It’s easy to protect your kitchen appliances and keep them dust-free with these cozies, they’re fairly simple to make with most of the tutorials showing how to customize for a perfect fit.
I’ve sorted them into separate groups for easier browsing:
- KitchenAid / Stand Mixers
- Toaster Ovens
- Instant Pot / Pressure Cookers
New Collection Update: August, 2022
The majority are sewing tutorials suitable for beginners but I do have a small number of crochet and knit patterns in the mix as well.
Most are designed for a specific machine but the shapes are generic enough that they can easily be adjusted to fit most any small machine you have in mind (especially the sewing tutorials). All that’s required is careful measuring and cutting.
These are an effective way to protect expensive electronics that are displayed out on the kitchen counter but it’s also a good idea to use them when storing items in a pantry or storage room.
This helps to keep them free from dust bunnies, moisture and cooking grease residue, but also keeps them looking new by preventing accidental scratches and dings. They can also add a cheery pop of color to the room.
If you prefer a more neutral, simple design, you’ll find those here. If you’re after something retro and vibrant with bold colors and features, that’s here too. Most are basic and the final results are dependent on the fabrics and trims used.
Decorative or functional elements on one cover that catch your eye shouldn’t be too difficult to add to your project:
- embroidery designs
- loops or handles at top for easy removal
- hem in contrasting fabric or ruffles
Depending on the pattern, supplies are minimal and may include:
- quilting cotton
- vinyl tablecloth material (a breeze to wipe clean)
- batting (cotton or polyester)
- quilt basting spray
- double fold bias tape
- fusible fleece
- interfacing (either sew-in or iron-on)
Quick Tip: Stick with materials and design elements that will hold up well in the laundry (or at least a good hand washing). In most cases tossing in the dryer will be fine but you may prefer to shape when wet and allow to air dry to prolong the stiffness and shaping ability.
Remember: Keep machines unplugged when covering to prevent fires. Wrap cords and tuck under the cozy to protect from damage when not in use.
How To Make An Appliance Cover
If you’re looking for something specific that’s not on this list, keep in mind that these can be made for similar shaped items by using the measuring and fitting directions as a guide. I suggest looking through all the covers regardless of what appliance it is for, you’ll find some lovely ideas to customize and tweak for your project.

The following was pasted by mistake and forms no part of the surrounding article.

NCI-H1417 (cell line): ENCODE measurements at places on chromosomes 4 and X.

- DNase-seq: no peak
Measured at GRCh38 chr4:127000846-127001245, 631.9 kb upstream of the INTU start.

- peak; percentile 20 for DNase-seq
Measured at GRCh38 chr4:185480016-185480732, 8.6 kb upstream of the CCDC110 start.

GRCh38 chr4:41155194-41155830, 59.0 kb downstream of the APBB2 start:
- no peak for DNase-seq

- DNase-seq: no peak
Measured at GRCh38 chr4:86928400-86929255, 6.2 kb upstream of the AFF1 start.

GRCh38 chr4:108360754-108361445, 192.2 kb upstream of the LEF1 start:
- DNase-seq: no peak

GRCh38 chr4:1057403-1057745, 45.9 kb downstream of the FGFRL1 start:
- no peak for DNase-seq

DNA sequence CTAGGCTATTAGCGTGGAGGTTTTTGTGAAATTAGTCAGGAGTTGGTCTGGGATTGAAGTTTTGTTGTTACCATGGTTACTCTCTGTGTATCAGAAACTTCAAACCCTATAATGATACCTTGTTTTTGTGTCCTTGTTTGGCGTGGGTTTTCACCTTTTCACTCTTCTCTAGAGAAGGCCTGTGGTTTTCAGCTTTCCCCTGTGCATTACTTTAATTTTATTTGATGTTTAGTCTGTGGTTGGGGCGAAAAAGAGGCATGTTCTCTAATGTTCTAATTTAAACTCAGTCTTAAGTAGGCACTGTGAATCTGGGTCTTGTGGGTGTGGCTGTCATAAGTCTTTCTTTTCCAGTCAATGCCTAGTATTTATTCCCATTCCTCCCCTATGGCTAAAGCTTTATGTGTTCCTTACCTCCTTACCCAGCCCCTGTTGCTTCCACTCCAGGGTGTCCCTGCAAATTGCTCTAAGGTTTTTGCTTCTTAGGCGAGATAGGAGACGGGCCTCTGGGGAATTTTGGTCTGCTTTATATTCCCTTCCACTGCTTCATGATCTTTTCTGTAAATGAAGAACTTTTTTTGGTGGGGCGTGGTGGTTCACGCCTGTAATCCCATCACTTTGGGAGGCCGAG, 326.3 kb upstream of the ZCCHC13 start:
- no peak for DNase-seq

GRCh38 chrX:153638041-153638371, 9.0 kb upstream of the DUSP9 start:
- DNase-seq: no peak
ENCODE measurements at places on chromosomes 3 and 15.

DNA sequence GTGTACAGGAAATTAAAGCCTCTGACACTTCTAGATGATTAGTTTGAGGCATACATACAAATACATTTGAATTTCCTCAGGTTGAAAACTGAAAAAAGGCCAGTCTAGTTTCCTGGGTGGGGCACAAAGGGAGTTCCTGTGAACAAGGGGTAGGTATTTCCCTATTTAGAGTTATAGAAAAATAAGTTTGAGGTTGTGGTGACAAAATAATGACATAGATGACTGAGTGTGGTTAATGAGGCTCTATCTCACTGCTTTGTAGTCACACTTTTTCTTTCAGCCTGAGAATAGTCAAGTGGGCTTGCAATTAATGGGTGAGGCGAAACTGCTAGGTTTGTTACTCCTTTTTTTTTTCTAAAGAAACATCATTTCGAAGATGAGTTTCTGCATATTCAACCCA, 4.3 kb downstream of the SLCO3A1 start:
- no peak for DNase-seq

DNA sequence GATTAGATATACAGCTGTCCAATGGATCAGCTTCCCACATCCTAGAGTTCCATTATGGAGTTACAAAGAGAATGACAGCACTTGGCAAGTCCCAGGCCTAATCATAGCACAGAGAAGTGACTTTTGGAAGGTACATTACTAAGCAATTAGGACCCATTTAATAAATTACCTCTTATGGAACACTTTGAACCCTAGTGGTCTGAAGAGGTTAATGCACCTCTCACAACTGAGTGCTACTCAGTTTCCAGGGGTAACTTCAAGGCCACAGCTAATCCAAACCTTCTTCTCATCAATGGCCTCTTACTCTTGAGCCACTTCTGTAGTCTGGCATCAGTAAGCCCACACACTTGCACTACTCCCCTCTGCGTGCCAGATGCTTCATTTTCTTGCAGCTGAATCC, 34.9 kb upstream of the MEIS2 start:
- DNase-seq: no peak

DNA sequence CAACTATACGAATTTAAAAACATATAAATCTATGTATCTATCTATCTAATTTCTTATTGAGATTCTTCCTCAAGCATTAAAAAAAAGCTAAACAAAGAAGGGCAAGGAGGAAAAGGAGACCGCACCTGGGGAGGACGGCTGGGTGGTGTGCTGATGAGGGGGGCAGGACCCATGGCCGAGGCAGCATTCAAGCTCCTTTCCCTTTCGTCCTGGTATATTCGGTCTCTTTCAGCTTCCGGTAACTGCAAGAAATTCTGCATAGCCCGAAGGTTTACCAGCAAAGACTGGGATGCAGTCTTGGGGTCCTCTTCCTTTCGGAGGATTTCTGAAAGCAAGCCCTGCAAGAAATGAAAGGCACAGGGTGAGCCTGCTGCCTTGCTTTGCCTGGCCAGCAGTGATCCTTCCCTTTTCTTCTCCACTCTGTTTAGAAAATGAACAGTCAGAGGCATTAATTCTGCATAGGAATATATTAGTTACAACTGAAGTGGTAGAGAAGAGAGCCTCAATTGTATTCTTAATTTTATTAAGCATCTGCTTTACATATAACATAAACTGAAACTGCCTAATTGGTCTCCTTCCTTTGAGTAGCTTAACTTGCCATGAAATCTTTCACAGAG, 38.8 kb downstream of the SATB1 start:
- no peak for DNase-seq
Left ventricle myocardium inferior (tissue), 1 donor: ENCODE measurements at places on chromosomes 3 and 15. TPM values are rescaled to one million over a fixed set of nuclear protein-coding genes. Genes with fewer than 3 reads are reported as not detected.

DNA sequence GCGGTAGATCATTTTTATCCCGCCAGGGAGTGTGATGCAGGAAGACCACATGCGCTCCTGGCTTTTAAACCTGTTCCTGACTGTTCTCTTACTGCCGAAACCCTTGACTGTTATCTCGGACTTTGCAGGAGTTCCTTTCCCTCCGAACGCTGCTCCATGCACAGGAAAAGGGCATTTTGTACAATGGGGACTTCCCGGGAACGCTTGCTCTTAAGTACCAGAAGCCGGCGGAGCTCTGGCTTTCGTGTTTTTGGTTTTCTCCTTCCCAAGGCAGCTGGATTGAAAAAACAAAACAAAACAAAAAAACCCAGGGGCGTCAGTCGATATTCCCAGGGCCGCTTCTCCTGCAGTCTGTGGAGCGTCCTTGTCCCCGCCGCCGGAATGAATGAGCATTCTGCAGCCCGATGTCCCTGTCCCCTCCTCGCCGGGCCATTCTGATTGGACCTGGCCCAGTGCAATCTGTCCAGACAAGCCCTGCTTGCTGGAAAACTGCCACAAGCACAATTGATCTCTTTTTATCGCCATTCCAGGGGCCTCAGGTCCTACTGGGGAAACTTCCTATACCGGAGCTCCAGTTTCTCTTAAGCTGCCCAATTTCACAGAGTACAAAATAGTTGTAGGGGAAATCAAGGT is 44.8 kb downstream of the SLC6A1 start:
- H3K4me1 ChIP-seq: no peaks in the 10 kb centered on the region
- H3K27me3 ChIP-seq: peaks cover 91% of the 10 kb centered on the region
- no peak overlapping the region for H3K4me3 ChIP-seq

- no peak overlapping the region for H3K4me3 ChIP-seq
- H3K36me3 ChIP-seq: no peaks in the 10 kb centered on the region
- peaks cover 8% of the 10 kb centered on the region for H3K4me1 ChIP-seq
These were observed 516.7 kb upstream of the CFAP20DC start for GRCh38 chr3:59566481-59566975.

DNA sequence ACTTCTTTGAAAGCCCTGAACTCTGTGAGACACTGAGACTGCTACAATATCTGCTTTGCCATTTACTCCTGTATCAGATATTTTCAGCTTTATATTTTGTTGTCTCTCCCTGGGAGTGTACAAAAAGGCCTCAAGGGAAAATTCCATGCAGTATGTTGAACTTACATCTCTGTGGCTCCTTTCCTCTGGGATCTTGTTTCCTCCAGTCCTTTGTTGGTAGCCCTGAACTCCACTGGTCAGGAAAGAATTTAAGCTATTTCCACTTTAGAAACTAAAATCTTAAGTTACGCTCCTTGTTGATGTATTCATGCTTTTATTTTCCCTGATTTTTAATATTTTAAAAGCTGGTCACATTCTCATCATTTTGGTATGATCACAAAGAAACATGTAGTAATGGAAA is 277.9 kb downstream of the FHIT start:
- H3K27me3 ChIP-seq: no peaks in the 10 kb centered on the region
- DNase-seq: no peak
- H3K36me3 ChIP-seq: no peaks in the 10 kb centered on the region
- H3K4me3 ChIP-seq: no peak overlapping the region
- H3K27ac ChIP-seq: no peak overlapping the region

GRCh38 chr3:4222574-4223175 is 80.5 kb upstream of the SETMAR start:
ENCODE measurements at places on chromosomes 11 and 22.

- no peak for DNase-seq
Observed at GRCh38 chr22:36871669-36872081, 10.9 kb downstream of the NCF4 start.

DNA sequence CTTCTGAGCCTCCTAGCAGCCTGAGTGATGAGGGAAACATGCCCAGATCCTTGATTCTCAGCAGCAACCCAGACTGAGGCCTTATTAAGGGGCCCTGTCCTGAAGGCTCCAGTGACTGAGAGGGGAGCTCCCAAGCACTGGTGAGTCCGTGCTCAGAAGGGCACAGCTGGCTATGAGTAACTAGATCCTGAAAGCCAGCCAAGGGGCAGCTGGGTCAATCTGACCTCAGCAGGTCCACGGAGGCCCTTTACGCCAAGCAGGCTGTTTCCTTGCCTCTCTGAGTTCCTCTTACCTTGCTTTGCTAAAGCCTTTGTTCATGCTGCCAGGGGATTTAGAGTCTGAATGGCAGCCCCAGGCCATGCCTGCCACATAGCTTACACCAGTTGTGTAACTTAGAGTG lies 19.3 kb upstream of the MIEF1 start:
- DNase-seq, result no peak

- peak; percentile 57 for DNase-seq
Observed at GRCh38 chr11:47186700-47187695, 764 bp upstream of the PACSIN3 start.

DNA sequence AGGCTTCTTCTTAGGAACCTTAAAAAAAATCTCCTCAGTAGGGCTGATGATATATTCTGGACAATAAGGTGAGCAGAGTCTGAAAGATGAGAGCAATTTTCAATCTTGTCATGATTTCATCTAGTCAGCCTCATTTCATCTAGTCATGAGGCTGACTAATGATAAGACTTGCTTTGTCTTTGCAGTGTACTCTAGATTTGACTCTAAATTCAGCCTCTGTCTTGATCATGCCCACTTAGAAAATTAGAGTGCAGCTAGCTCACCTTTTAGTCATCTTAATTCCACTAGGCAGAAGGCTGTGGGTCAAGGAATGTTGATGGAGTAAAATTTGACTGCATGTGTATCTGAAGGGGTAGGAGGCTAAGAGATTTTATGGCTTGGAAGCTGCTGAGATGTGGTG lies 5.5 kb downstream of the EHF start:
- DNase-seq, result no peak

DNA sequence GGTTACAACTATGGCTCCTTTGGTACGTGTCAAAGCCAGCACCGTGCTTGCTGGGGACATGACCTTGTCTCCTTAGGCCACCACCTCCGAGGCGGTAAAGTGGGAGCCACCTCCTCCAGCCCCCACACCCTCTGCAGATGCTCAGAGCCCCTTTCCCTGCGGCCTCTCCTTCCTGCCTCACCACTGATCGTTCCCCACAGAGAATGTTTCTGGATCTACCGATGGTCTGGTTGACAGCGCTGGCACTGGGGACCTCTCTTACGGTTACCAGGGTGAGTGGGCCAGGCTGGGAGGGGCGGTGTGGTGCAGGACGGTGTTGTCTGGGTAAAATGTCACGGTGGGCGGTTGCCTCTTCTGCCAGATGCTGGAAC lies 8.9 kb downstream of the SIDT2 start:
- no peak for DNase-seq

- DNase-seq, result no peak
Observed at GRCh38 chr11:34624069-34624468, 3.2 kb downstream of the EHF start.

Don’t miss the vintage pattern freebie at the bottom of the page, this is from my personal stash and shows how to make the smocked gingham cozies from back in the day (I’d say this is from the 1950’s or so).
Directions: Click on images to view project page, a new browser tab will open & save your spot here
KitchenAid / Stand Mixers
This nicely done tutorial outlines how to measure the KitchenAid to make your own pattern pieces by first working with muslin pieces. Free pdf tutorial to download.
You’ll need a meter each of two fabrics & a cotton or polyester batting plus some double fold bias tape to finish it off. This is a great option if you’re torn between two pretty prints, use both (one for inner, one for outer) & switch to display as the mood strikes. Includes a pdf pattern to download.
With Side Pocket
A quick set of instructions showing how to make pattern pieces from sheets of newspaper for a nice, custom fit. This version also includes an outside pocket to stash the manual or whatever else you like.
Quilted With Outer Pocker
Both 5 or 6 quart sizing provided. Notice the lovely machine embroidered design on the front, the files for this is provided as well! I had a problem downloading it but the fix was to remove the “s” from the url, this should work if you have issues too: http://www.juliasneedledesigns.com/KITCHENAID.zip
Here’s something a bit more unique & it’s suitable for Beginner crocheters. Made with worsted weight yarn & alternating sc, dc, ch stitches to give it some texture. Four separate panels are made (2x side, 1x front, 1x back) then stitched together. Includes directions for the fun flower in the center but you can add whatever embellishment you like.
I think this is so adorable! A little knit “toque” complete with a pom pom on top. Finished size: 16″ tall. Worked on circulars & DPNs with acrylic yarn but worsted weight superwash wool is an option too.
If you’re using a directional print & want it to display “right side up” whichever side is facing front, she cut two rectangles for the sides then stitched them together (at top center). A little extra material will be needed to accommodate the seam allowance & tweak.
Paper Pieced Block
If you’re wanting something “extra” for your mixer cozy, this is a lovely design!
How To Sew A Bowl Cover
A quick & easy project to keep the bowl dust-free without having to envelop the whole machine. Easy project that just needs a fat quarter of cute material & a bit of 1/4″ elastic.
Blocks of Color
A bit of simple piecework is involved to add color & make this more interesting. The word “Toast” was machine embroidered but you could do something similar with hand embroidery if you like. A bit of pre-quilted fabric was used to make things easier.
Basic Quilted Design